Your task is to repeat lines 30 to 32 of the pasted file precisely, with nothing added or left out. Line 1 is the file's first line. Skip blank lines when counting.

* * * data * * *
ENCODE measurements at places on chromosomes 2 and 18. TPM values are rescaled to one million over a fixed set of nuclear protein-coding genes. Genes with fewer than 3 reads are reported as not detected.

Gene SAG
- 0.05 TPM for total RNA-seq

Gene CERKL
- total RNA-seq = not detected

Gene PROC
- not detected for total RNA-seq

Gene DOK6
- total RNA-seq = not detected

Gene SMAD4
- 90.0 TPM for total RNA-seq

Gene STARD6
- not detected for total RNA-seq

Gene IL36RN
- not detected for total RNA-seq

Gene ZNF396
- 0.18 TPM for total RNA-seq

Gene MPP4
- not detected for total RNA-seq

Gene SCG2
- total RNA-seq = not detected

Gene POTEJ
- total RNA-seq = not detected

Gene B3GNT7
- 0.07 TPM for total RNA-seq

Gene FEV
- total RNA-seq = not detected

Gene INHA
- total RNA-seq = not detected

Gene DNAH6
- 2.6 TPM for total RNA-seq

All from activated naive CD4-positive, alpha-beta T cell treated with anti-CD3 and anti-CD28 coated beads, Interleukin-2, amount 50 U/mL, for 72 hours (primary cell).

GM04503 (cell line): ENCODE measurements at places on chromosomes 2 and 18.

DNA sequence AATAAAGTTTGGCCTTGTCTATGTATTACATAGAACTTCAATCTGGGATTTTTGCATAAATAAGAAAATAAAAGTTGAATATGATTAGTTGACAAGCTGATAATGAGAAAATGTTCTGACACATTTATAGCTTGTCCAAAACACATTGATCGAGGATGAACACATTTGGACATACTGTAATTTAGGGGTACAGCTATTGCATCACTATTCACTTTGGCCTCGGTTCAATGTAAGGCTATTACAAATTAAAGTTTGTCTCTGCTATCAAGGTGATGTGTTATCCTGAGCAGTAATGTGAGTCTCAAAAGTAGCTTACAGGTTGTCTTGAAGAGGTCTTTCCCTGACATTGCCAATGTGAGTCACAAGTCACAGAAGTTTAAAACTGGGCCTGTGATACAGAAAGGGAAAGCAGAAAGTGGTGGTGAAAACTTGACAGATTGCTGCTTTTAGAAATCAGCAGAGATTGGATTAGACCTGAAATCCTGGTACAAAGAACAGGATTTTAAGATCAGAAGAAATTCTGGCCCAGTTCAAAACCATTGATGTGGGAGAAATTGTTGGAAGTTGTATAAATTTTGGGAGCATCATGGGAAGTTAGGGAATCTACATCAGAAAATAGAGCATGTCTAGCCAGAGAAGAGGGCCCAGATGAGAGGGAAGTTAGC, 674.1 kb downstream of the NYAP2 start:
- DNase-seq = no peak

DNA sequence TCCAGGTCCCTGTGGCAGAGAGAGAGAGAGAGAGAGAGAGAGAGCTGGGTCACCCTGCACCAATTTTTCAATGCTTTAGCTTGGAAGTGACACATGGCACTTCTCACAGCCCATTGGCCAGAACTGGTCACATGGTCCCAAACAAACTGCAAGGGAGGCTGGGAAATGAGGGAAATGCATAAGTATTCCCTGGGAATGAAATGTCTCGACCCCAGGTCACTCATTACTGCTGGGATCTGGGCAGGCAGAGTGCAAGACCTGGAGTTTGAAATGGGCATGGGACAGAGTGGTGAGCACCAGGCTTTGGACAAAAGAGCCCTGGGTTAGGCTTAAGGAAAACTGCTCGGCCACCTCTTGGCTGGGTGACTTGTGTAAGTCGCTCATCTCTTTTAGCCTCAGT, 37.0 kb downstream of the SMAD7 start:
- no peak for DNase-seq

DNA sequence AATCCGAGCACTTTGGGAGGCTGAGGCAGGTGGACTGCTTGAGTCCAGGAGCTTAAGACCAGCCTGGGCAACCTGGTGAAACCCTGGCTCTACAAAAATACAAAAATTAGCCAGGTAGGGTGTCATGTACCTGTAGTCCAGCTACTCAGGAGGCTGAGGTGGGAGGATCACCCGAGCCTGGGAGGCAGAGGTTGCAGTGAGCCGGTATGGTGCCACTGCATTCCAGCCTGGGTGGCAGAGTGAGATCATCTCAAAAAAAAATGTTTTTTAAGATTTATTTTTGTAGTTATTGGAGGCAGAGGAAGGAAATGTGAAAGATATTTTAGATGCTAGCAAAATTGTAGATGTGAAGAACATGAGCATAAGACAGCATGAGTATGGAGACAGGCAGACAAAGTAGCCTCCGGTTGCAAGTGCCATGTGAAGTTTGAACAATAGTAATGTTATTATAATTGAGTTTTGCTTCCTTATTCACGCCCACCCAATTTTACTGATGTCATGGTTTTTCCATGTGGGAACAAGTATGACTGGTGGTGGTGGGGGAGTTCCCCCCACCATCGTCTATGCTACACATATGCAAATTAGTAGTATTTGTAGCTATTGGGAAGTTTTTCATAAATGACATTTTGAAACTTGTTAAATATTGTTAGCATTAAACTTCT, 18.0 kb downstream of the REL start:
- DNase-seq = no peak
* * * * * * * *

Gene DNAH6
- 2.6 TPM for total RNA-seq

All from activated naive CD4-positive, alpha-beta T cell treated with anti-CD3 and anti-CD28 coated beads, Interleukin-2, amount 50 U/mL, for 72 hours (primary cell).